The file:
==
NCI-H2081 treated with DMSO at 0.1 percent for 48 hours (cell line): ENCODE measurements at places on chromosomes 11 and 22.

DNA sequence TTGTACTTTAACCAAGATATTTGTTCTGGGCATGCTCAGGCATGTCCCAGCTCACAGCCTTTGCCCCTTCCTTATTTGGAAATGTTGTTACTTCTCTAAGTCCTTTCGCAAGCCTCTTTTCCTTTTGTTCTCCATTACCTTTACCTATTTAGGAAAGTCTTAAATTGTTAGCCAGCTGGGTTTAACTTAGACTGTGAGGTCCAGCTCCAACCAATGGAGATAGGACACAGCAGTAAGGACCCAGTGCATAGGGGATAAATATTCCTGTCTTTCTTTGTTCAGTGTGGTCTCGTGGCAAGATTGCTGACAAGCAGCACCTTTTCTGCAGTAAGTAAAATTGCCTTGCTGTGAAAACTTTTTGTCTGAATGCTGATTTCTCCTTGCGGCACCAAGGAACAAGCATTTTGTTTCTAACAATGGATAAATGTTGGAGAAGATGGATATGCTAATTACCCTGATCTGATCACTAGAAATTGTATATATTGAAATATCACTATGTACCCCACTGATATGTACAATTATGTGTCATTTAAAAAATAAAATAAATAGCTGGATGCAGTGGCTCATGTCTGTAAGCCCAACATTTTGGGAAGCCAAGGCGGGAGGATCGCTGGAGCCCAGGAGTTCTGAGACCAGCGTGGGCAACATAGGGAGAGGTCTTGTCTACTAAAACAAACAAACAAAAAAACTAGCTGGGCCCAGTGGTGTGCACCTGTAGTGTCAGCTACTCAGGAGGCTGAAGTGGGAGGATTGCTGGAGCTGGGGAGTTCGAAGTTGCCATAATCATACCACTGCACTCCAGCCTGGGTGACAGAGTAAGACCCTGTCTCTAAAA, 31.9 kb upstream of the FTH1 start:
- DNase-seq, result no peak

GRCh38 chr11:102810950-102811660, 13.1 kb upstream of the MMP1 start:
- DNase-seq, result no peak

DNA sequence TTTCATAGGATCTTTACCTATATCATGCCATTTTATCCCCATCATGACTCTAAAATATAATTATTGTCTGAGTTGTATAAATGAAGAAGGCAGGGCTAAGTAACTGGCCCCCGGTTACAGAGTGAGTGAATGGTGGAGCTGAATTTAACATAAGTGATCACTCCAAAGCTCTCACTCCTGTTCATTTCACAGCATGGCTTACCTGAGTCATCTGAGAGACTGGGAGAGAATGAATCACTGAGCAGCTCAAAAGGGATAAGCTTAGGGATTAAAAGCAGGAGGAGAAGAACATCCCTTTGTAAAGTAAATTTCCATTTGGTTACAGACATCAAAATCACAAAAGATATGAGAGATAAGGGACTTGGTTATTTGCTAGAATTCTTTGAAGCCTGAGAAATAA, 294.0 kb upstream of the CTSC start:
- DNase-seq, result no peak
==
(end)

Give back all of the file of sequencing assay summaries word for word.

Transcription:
NCI-H2081 treated with DMSO at 0.1 percent for 48 hours (cell line): ENCODE measurements at places on chromosomes 11 and 22.

DNA sequence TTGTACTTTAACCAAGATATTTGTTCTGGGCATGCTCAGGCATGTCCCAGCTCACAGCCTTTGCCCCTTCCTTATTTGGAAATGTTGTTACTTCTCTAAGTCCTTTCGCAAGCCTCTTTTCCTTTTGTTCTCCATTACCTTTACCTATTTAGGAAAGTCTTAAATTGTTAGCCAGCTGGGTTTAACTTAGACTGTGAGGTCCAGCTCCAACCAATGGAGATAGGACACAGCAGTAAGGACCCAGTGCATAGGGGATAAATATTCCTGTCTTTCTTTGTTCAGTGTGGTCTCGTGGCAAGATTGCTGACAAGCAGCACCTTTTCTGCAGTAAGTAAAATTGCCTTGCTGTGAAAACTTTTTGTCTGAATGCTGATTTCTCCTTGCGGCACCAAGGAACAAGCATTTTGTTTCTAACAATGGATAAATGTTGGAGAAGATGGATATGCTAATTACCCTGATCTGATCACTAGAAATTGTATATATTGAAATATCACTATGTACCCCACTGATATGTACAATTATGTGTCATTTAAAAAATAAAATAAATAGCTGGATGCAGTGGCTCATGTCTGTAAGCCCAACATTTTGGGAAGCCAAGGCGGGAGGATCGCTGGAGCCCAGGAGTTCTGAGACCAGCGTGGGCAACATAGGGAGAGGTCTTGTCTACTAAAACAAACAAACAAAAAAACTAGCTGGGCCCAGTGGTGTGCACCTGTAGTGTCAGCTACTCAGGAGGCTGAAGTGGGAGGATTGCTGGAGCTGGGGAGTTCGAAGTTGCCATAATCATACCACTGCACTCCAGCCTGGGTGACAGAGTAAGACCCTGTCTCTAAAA, 31.9 kb upstream of the FTH1 start:
- DNase-seq, result no peak

GRCh38 chr11:102810950-102811660, 13.1 kb upstream of the MMP1 start:
- DNase-seq, result no peak

DNA sequence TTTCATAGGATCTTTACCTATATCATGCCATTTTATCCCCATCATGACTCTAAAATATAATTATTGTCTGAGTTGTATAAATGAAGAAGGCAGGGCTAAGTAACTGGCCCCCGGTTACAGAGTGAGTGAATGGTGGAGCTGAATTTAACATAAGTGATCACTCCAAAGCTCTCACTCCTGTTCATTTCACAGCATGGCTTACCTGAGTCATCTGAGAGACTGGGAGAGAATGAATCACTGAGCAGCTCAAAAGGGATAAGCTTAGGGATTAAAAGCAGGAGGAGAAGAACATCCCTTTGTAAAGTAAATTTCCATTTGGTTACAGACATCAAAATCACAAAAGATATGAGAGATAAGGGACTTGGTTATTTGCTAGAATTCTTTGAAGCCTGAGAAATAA, 294.0 kb upstream of the CTSC start:
- DNase-seq, result no peak